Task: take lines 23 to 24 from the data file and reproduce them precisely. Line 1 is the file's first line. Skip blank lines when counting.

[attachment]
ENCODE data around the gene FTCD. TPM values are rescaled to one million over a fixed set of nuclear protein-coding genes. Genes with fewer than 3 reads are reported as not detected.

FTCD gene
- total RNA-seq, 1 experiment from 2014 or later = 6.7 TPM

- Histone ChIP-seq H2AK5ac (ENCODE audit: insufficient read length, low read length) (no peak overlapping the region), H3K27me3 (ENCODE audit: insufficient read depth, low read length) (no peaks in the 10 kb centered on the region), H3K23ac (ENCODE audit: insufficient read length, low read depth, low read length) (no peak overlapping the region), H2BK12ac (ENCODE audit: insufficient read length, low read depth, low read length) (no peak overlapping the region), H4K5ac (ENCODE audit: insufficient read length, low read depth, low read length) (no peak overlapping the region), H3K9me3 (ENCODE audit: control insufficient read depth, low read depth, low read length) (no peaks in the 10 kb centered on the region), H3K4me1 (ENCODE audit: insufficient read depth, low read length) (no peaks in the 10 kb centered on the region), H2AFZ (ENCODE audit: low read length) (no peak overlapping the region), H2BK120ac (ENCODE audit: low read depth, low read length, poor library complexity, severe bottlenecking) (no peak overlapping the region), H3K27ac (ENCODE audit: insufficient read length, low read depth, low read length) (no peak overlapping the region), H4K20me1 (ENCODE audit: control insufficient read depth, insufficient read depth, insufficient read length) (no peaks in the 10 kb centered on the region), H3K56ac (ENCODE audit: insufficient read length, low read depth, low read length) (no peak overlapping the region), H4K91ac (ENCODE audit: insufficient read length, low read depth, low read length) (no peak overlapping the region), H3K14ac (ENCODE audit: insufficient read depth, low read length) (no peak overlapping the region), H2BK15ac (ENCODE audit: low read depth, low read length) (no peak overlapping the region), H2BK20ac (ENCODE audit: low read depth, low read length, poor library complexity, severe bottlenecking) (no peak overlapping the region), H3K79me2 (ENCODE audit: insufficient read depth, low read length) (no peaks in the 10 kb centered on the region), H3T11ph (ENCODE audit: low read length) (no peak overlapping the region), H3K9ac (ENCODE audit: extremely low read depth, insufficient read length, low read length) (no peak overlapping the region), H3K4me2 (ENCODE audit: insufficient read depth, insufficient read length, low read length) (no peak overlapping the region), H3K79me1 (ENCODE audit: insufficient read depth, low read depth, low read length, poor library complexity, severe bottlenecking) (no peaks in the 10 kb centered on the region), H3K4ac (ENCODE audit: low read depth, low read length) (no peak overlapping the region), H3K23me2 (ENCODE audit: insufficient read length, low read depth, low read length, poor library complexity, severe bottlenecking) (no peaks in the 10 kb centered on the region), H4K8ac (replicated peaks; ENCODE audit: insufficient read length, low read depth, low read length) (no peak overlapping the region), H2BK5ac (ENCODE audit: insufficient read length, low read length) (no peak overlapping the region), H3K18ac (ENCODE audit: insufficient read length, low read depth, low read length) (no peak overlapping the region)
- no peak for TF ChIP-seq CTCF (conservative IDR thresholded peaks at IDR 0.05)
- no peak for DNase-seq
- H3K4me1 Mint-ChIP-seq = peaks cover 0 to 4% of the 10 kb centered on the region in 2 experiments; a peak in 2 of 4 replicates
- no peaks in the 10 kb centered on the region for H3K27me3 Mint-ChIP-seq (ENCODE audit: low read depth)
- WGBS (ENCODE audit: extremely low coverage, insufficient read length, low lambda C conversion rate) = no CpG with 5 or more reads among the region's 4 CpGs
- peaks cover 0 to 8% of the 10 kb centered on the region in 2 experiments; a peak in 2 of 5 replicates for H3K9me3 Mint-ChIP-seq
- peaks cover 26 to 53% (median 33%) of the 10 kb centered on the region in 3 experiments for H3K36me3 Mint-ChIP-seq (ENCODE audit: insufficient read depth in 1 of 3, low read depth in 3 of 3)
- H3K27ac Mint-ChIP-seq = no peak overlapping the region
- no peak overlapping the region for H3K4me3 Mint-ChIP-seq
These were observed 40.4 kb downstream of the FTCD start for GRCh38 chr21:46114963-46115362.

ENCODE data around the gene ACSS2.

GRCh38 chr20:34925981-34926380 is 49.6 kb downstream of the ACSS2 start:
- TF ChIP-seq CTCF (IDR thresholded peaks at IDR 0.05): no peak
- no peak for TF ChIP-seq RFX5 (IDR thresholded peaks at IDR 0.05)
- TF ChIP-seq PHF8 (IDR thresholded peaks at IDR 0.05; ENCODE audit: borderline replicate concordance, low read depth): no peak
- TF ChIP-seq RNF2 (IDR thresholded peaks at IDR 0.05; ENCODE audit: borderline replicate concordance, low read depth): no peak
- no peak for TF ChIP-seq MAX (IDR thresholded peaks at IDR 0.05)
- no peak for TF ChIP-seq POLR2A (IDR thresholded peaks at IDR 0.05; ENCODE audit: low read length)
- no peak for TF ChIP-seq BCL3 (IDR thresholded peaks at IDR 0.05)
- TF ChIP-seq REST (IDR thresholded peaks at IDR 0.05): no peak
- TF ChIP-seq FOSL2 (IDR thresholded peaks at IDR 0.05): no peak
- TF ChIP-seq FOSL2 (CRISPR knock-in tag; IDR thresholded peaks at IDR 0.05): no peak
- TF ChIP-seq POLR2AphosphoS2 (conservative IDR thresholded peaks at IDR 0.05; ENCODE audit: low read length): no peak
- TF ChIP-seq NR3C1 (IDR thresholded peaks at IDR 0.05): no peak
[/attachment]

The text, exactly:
- no peak for TF ChIP-seq BCL3 (IDR thresholded peaks at IDR 0.05)
- TF ChIP-seq REST (IDR thresholded peaks at IDR 0.05): no peak